Administration is a bigger challenge to firms implementing auto-enrolment than the cost of contributing to their employees’ pensions, a survey of 10,000 employers has found.
Research by Chase de Vere, the independent financial and corporate advisers, in conjunction with Lightbulb, found 37 per cent of a representative selection of the UK employer population said administration was their biggest challenge, compared to 23 per cent who cited cost. Making time for planning and meetings, communications and technology were the biggest challenge for 10, 9 and 7 per cent of employers respectively. But the timescale to implement auto-enrolment was an issue for just 2 per cent.
Just 42 per cent of employers sought support from a financial adviser, with 32 per cent supported by pension providers and 21 per cent dealing with auto-enrolment in-house.
The research consisted of 10,000 phone calls to employers representative of the UK company population and in-depth interviews with senior HR decision makers in 300 randomly selected businesses.
What aspect of implementing auto enrolment did you find to be the most challenging?
|Making time for planning and meetings||10%|
|Dealing with queries||7%|
|Lack of support||6%|
|Timescale to implement||2%|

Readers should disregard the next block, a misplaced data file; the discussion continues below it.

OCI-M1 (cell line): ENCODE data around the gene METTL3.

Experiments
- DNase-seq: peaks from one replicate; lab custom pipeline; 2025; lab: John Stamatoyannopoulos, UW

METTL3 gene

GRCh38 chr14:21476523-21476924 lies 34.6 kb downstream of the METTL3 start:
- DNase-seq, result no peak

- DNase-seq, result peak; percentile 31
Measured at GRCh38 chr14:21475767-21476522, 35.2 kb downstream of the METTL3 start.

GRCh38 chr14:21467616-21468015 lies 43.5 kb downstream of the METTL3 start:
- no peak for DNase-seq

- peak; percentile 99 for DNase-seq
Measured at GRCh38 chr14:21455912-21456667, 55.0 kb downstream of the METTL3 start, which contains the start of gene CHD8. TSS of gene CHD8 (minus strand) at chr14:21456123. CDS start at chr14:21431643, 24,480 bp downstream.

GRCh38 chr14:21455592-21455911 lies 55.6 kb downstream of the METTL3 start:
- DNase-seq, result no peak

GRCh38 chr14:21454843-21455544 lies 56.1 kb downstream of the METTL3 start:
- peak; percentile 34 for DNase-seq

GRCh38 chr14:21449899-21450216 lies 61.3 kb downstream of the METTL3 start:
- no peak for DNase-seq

|Who provided support?||Percentage|
|How do you manage administration?||Percentage|
|Payroll / accountant||11%|
Most companies are managing their auto enrolment administration in-house. This is probably a sensible approach for larger companies with bigger HR resources although is possibly not the most cost effective way for smaller companies to manage their pension duties.
Chase de Vere corporate advice manager Sean McSweeney says: “We are fully supportive of pension auto enrolment. This is an important initiative as we are facing a pension time-bomb with people living for longer and not saving enough to support themselves in retirement.
“However, the burden of implementing auto enrolment has fallen on employers and they can face real challenges. Our research shows that administration is their biggest concern and this will continue as employers have to abide by ongoing rules, although costs will also rise for many employers as minimum contribution levels are increased in April 2018 and again in April 2019.
“It’s not surprising that employers are trying to manage their auto enrolment scheme with little or no support, although this could be a false economy. To get the maximum benefit for the money they are spending, employers need to regularly review their pension arrangements and ensure effective communication and engagement with their employees. For many companies the best way to achieve this is to use an experienced corporate financial adviser.
“Nearly 60 per cent of employers didn’t use a financial adviser and so may not have got advice on the best products and solutions available for them and their employees.”